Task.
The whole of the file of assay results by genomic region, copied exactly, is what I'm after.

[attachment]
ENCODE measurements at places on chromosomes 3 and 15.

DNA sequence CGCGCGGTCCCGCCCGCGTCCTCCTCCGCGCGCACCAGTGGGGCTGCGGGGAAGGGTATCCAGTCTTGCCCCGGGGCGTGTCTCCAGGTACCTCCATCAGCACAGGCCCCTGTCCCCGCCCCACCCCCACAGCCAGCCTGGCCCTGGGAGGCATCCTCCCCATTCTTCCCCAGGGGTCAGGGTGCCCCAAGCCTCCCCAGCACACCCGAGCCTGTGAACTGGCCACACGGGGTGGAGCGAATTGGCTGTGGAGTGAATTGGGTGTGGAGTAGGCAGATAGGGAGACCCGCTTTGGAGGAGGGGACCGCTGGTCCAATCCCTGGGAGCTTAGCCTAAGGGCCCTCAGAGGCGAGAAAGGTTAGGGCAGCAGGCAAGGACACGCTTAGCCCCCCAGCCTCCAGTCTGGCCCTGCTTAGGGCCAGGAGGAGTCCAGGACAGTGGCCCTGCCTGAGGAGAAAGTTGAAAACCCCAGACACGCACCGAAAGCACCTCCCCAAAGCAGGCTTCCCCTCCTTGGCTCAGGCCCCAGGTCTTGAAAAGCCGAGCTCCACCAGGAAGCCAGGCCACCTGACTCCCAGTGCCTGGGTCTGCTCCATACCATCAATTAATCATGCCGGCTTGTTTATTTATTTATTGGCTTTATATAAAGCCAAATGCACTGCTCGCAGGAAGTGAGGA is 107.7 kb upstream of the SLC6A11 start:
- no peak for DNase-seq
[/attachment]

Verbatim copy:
ENCODE measurements at places on chromosomes 3 and 15.

DNA sequence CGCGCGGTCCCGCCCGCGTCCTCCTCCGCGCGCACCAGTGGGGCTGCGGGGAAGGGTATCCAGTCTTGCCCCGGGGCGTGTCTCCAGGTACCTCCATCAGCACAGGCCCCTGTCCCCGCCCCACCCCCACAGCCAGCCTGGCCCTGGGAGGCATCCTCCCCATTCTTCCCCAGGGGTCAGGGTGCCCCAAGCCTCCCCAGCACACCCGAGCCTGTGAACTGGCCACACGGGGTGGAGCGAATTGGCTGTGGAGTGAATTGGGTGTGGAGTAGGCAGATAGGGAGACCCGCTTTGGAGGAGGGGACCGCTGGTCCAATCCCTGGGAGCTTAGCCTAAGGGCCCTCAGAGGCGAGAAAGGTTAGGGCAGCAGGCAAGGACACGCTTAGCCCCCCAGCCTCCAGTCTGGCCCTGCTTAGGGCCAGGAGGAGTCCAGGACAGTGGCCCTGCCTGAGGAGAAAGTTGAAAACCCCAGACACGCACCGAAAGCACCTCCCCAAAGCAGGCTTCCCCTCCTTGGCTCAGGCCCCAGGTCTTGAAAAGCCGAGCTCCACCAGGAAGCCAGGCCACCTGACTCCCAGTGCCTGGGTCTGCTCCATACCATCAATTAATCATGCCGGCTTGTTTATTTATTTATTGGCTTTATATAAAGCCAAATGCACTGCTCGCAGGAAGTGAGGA is 107.7 kb upstream of the SLC6A11 start:
- no peak for DNase-seq